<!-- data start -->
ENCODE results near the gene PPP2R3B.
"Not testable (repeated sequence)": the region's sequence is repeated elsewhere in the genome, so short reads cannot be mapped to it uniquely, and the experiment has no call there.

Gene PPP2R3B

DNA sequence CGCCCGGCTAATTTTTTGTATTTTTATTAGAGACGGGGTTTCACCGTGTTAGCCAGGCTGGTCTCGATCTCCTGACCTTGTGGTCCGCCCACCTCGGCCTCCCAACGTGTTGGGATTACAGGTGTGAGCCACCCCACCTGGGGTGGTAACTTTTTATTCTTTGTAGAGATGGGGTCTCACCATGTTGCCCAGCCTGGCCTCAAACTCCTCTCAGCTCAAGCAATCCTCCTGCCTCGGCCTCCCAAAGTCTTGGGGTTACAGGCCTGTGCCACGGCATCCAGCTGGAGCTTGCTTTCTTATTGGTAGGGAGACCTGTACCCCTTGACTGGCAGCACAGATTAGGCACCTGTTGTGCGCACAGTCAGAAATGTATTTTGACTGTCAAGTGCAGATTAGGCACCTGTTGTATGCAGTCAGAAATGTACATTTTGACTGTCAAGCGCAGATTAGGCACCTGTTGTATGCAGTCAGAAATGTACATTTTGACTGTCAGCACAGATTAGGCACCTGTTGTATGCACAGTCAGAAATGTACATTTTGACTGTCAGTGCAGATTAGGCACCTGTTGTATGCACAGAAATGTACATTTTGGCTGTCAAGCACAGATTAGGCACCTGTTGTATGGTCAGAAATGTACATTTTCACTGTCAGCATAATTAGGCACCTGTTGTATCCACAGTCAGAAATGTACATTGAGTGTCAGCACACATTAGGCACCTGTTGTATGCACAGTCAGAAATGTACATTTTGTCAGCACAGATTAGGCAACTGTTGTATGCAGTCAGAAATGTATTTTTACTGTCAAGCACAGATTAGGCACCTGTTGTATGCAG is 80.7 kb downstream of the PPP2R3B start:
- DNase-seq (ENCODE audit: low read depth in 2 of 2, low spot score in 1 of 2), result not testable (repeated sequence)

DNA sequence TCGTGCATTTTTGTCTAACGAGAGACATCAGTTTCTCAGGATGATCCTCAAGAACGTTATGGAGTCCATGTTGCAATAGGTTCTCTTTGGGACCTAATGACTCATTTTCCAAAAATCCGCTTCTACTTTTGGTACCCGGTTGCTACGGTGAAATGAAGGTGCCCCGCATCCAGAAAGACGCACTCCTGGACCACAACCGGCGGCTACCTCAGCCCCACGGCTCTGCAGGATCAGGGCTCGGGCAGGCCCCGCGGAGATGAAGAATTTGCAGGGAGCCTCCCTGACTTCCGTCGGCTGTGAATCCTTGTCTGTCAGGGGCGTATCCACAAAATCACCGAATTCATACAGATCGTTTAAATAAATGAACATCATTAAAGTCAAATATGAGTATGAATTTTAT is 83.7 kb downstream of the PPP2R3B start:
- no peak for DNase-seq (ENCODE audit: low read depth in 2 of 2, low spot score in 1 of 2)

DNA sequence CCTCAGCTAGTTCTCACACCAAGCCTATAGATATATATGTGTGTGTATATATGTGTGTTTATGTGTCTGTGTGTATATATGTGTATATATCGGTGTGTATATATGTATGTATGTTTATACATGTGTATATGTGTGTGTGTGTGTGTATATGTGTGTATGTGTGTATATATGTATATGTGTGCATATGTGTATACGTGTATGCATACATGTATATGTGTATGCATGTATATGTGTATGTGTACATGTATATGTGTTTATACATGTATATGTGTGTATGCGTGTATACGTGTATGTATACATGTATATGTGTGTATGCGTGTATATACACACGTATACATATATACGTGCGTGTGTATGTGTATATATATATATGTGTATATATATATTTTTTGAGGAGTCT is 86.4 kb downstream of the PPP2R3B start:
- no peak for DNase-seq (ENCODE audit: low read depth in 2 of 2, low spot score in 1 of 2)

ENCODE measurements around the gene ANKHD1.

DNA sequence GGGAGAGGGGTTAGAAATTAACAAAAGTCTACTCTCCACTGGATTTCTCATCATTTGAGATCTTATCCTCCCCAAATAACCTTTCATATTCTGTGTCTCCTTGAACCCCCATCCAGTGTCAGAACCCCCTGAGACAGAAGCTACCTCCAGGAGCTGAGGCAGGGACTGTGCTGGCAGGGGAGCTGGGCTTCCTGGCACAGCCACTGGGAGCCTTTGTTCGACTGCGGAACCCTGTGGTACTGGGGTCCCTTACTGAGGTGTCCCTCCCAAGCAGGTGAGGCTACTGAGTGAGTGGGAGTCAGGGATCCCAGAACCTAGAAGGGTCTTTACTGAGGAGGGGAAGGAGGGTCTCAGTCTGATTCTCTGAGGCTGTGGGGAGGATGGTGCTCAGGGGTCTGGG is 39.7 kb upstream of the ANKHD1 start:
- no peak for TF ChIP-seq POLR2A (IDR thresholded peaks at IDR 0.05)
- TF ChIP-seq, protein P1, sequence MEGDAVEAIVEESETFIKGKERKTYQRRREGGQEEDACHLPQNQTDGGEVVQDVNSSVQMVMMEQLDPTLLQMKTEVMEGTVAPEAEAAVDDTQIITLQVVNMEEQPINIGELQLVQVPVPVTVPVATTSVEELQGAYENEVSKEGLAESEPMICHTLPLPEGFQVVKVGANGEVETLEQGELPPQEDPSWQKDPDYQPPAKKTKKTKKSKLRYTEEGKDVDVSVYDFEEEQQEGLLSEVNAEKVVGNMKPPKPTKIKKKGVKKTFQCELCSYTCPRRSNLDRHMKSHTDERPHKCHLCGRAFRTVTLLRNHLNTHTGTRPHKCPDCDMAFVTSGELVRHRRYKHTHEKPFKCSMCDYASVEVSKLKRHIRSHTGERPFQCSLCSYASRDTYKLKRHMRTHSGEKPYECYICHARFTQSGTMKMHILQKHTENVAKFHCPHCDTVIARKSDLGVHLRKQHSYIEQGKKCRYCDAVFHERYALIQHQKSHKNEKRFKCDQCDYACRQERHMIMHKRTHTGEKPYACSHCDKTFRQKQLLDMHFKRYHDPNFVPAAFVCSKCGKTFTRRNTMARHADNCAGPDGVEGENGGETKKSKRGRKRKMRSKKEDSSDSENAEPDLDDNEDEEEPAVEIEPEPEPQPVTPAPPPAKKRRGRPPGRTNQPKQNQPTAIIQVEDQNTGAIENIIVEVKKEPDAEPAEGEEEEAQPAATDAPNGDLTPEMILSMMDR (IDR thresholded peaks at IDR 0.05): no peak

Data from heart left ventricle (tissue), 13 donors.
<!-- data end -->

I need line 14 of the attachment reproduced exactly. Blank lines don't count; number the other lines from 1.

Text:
Data from heart left ventricle (tissue), 13 donors.